Michael Hill, known as “Mick”, was born in Wangaratta, Victoria, in December 1894 to Philip and Catherine Hill.
He grew up in Rutherglen, where he attended the local convent school, and went on to work as a farm labourer in the district. He was a keen sportsman, and won several local bicycle races, as well as being known as a good oarsman in rowing regattas.
Mick Hill tried to enlist in the Australian Imperial Force in July 1915, during a two-week long recruitment drive in the district. After failing the medical examination, he went straight to Wangaratta to try enlisting again, and this time was accepted for service.
He went into Seymour Camp to begin his training in August 1915. A little under three weeks after entering camp, Private Hill became sick and was sent to the Alfred Hospital in Melbourne. His condition worsened, and he was diagnosed with cerebro-spinal meningitis. On 6 October 1915 at 7.45 in the morning he died in hospital.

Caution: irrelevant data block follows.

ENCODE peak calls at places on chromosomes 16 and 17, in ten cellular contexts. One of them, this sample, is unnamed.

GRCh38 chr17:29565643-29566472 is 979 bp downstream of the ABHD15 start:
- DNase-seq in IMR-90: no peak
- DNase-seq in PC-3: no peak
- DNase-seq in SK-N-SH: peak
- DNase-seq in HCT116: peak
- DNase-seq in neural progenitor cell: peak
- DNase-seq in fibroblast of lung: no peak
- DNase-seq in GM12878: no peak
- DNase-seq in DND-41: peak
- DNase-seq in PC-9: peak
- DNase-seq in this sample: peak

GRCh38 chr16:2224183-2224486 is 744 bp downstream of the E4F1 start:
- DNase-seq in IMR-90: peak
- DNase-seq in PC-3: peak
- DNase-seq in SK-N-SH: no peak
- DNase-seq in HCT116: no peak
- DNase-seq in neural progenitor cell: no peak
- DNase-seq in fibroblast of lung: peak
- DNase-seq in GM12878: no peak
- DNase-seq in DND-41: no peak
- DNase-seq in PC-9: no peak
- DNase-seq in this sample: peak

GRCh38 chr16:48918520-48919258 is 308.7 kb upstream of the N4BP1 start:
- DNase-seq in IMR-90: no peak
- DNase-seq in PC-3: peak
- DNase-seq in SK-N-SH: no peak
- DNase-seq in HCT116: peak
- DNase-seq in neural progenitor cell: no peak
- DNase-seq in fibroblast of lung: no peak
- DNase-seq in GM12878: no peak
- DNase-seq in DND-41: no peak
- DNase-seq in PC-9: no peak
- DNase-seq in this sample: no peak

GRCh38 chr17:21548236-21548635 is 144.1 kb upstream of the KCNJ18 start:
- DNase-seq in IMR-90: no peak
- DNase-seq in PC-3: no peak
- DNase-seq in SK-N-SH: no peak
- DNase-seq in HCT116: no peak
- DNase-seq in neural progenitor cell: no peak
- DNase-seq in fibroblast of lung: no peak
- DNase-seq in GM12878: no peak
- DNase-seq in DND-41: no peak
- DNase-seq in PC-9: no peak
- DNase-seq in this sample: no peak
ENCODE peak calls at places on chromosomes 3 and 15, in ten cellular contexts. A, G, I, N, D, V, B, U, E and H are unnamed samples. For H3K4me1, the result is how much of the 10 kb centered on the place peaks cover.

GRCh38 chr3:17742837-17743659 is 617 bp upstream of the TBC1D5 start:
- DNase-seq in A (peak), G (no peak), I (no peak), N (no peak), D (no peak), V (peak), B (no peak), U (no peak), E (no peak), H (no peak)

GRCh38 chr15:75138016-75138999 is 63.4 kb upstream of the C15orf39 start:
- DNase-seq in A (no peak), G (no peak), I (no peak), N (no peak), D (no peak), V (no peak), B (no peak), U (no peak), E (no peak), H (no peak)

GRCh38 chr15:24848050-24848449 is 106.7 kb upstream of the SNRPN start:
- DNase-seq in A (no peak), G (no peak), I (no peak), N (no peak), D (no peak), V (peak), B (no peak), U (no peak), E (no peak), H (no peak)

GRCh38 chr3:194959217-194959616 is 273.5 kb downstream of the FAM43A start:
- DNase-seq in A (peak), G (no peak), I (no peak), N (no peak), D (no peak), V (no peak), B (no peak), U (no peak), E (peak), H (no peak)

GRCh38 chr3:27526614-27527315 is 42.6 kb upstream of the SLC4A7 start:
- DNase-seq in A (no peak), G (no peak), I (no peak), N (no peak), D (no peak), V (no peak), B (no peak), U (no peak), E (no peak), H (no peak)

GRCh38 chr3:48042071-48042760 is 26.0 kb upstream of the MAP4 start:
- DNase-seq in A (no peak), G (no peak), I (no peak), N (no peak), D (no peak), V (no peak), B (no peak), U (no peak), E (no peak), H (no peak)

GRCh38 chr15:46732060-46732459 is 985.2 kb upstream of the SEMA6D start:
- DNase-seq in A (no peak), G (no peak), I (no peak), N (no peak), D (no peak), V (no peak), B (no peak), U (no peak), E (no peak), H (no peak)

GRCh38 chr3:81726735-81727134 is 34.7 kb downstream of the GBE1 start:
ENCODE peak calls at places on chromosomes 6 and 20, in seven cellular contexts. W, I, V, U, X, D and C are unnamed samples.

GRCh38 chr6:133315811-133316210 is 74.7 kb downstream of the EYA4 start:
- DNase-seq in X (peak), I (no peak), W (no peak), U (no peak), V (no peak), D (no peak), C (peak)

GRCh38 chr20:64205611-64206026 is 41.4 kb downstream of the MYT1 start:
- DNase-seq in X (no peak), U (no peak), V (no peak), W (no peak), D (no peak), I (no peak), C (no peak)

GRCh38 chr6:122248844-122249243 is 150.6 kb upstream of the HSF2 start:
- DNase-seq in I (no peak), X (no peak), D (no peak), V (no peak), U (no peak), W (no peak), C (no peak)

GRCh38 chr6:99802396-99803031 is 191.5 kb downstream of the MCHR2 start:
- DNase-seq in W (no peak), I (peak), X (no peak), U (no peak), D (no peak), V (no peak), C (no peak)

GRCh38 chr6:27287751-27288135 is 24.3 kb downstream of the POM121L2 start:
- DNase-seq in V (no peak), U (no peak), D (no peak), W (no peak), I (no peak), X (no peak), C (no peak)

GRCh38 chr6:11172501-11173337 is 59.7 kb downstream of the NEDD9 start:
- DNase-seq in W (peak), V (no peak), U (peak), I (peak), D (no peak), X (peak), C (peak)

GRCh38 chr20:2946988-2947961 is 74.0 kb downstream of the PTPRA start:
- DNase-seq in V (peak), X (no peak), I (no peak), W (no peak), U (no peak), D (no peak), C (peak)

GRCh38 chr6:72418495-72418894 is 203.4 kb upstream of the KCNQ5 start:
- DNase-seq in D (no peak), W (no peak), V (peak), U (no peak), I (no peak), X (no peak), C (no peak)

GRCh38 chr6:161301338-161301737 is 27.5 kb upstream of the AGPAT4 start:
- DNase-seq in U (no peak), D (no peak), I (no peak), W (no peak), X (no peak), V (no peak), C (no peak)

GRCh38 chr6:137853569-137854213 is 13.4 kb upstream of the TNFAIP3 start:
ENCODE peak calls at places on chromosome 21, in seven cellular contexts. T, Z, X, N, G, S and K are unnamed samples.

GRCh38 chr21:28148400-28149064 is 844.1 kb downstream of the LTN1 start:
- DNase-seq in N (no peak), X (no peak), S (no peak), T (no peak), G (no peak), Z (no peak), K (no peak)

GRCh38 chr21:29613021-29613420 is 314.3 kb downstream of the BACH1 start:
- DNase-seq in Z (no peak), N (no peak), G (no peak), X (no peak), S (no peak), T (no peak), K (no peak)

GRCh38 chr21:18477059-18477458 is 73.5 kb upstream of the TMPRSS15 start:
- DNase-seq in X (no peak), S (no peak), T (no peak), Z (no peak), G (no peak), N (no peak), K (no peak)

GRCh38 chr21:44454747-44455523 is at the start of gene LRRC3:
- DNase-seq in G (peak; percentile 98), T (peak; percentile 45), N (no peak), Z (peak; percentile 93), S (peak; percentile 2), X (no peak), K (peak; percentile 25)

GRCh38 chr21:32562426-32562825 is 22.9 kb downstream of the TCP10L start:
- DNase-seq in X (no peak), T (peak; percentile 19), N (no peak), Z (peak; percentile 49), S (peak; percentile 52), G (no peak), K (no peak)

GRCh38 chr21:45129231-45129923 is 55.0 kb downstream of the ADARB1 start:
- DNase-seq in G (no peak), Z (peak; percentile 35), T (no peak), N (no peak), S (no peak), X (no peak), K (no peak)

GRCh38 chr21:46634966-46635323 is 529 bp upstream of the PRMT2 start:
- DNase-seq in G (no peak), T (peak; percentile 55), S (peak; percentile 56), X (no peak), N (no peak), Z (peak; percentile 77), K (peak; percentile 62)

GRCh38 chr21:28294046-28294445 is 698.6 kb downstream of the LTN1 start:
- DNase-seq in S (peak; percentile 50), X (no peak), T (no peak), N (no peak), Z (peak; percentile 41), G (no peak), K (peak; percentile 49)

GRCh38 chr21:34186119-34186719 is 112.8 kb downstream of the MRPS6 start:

Private Hill’s body was returned to his family in Rutherglen the following day, and he was buried in the Carlyle Cemetery.
Mick Hill’s younger brother Philip had enlisted in the AIF in July 1915. Philip was posted to the 14th Battalion and eventually sent to fight on the Western Front. One year and ten days after the death of his older brother, Private Philip Hill was killed in action while fighting in Belgium.
Both of the Hill boys are commemorated on the stone at Mick Hill’s gravesite in Rutherglen. Their family chose the epitaph “They gave their life their all, in response to their country’s call”.
Mick Hill was 20 years old, Philip was 18.
Meleah Hampton, Historian, Military History Section